It was November when Cortes with his forces, white and red, started on his final march to the Valley of Mexico and Mexico City. As he went he was met continually by envoys bearing presents from different tribes, all anxious for help against the oppression of Montezuma.

They cautioned Cortes against entering the city of Tenochtitlan and putting himself into Montezuma's power. They said the Emperor had blocked the main road so as to catch the white men in the narrow mountain passes through which they would be forced to travel.

Cortes paid good heed to all warnings, but continued his march. He was the inspiration of the entire army; always gay, fearing nothing, he rode sometimes in the van and sometimes in the rear, cheering his men and rousing them when they grew despondent. By day he kept their courage up and at night he watched over them. He never slept till he had made the rounds of the camp to see that every sentinel was at his post. One night he came so near a sentinel without speaking that the man leveled his cross-bow, and if Cortes had not hastily called out the password he would have been shot.

When the Spaniards reached the fork of the road, they found the main road blocked with huge stones and trees, as the Indians had said.

"Why is this road cut off?" Cortes asked the Aztec envoys sternly.

"It is done by the Emperor's orders," the envoys answered glibly, "to prevent Malinche taking a path which further on he would find impassable for his horse."

"Is it the most direct road to Tenochtitlan?" Cortes inquired.

"It is," replied the envoys.

"That is enough for a Spaniard," Cortes said, and commanded his Indian allies to clear away the trees and the boulders.

Cortes, in his own mind, added this incident to the long list of happenings which convinced him of Montezuma's treachery. But still, when the road was cleared, he went on over the mountains to Tenochtitlan. As the army climbed out of the temperate region into the higher hills, the piercing winds from the frozen peaks cut through even the soldiers' quilted doublets and made the men shiver as they marched. They camped for the night in the stone buildings which were the resting places for Montezuma's postmen on their runs from the coast to Tenochtitlan. Thus unknowingly the Emperor had provided refuge for his enemies.

The next day the path of the army lay between the two biggest mountains in North America. Popocatepetl towered seventeen thousand eight hundred and fifty-two feet above sea level on their left hand, and on their right was Iztaccihuatl—the White Woman—almost as high. To the Indians the volcano of Popocatepetl was a god and the White Woman was his wife. They held the mountains in great awe and were sure no one could climb Popocatepetl and live. But the Spaniards proved otherwise. While the army halted for rest, Ordaz and nine men forced their way through the dense forests at the foot of the volcano, climbed up thirteen hundred feet to the line of black lava, over the plains of perpetual snow where the air was so rare they could scarcely breathe, and on to the crater itself, where the cinders and smoke and sparks pouring out on them finally drove them back. The Indians looked with awe at these wonderful beings who, for a pastime, undertook such difficult and dangerous feats.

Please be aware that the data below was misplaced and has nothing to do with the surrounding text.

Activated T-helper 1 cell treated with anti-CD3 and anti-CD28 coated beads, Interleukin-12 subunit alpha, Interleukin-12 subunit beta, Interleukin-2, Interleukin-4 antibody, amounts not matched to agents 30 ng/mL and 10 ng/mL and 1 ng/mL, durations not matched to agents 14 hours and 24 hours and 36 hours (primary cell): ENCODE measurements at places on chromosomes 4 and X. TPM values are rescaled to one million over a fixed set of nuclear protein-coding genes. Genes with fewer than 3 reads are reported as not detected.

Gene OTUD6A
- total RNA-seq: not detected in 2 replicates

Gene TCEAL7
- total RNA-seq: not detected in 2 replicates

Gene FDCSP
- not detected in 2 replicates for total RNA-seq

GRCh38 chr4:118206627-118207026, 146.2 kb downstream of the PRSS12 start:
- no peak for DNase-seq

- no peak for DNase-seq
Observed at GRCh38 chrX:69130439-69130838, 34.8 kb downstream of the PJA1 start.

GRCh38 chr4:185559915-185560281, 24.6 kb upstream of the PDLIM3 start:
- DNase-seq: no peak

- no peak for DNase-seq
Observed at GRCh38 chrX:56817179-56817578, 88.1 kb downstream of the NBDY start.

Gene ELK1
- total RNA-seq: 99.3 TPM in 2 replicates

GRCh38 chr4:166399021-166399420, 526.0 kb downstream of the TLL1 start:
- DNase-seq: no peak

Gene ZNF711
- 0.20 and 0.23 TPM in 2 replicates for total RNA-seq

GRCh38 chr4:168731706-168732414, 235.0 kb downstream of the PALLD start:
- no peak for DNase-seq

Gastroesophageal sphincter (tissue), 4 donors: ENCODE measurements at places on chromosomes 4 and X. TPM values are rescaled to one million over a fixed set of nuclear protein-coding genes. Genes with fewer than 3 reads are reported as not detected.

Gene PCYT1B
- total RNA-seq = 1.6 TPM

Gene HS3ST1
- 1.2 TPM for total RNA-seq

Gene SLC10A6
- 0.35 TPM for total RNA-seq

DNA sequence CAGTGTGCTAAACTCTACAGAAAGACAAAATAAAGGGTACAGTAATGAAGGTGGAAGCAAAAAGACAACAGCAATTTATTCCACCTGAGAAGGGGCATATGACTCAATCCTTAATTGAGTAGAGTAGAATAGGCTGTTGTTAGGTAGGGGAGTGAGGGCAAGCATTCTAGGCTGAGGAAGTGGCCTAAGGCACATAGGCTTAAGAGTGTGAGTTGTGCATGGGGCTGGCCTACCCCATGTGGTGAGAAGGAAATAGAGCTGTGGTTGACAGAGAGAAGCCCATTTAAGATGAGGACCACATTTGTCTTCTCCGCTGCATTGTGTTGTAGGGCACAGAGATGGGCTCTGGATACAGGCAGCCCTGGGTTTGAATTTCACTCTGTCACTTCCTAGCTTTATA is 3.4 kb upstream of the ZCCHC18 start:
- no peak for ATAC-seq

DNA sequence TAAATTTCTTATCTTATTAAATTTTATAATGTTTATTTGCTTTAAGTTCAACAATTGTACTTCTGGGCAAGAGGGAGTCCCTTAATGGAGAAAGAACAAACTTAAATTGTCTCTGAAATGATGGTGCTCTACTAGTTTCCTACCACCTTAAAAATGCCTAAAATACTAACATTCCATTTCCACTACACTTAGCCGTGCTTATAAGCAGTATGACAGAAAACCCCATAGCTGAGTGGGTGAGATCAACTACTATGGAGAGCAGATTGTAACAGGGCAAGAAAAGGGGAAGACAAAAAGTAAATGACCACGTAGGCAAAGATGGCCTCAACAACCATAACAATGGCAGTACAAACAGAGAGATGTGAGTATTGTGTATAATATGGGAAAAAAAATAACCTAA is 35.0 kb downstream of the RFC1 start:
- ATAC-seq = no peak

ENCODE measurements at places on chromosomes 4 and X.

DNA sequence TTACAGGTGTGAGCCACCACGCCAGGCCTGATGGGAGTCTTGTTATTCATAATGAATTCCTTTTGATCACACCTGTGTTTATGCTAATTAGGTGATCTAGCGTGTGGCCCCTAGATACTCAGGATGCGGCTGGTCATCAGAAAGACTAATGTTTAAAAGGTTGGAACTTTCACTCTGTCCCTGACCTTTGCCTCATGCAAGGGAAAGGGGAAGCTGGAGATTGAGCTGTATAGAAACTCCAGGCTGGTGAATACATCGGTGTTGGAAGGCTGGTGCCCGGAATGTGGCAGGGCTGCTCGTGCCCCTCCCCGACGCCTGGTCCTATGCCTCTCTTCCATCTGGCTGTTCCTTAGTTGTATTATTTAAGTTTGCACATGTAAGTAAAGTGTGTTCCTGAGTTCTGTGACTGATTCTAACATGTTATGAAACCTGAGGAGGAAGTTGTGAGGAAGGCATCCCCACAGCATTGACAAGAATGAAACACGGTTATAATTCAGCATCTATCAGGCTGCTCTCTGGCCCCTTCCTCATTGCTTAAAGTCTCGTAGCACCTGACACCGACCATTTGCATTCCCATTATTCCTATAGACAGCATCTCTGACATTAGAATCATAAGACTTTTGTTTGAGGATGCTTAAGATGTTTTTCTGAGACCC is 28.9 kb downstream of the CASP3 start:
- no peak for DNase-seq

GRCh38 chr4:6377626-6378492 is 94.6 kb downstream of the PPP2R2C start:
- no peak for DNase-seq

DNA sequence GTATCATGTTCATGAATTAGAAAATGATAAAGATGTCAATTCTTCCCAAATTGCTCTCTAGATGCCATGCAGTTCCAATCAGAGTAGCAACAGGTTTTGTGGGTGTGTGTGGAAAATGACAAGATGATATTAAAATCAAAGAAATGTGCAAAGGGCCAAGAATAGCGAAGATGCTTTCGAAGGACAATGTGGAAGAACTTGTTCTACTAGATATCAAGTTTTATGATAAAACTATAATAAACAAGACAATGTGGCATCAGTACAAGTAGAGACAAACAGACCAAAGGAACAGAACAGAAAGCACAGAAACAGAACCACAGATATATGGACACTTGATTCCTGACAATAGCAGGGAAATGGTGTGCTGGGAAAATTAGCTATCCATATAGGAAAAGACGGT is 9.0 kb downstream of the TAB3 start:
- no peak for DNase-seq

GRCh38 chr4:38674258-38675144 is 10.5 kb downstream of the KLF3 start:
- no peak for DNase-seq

Refreshed by its rest, the army set out early the next day and, leaving the piercing cold of the peaks behind them, dropped down into the fertile Valley of Mexico.

They came on the sight of it suddenly; lakes, hills, woods, green meadows, yellow fields of corn, shining cities, spread out before them like a panorama, and in the midst, rising out of the largest lake, lay the city of Tenochtitlan—with its gleaming canals, its white buildings, and its huge temple—the "Venice of the Aztecs." Beyond, across the water, a bright speck, shone the city of Tezcuco. The sight was to the Spaniards, Mr. Prescott says, "like the, spectacle which greeted the eyes of Moses from the summit of Pisgah, and in the warm glow of their feelings, they cried out, 'It is the promised land!'"

All this beauty and civilization brought fear to the more cowardly among Cortes' men, as they thought of the hard fighting that lay ahead before they could take possession of Mexico. To Cortes, however, with the wonderful sight came only inspiration and fresh courage. He was able to give some of his own energy and confidence to his faltering troops until, with their usual even stride, the veterans once more took up their march down the mountainside toward the City of Mexico, ready to dare again the great deeds they had done at Tabasco and Tlascala.

Here, too, even at Mexico's gates, Cortes heard from the natives that thronged out from the villages to greet the white men only complaints of Montezuma's oppression. He met, a little further on, one of Montezuma's frequent embassies bearing not only gifts but Montezuma's promise that he would give fifty pounds of gold to each Spanish captain, two hundred pounds to Malinche himself, and pay a yearly tribute to the King of Spain, if the white men would not come to Mexico.

Cortes, ever courteous, sent back word that it would be much easier to arrange these matters in a personal interview—and kept on with his march.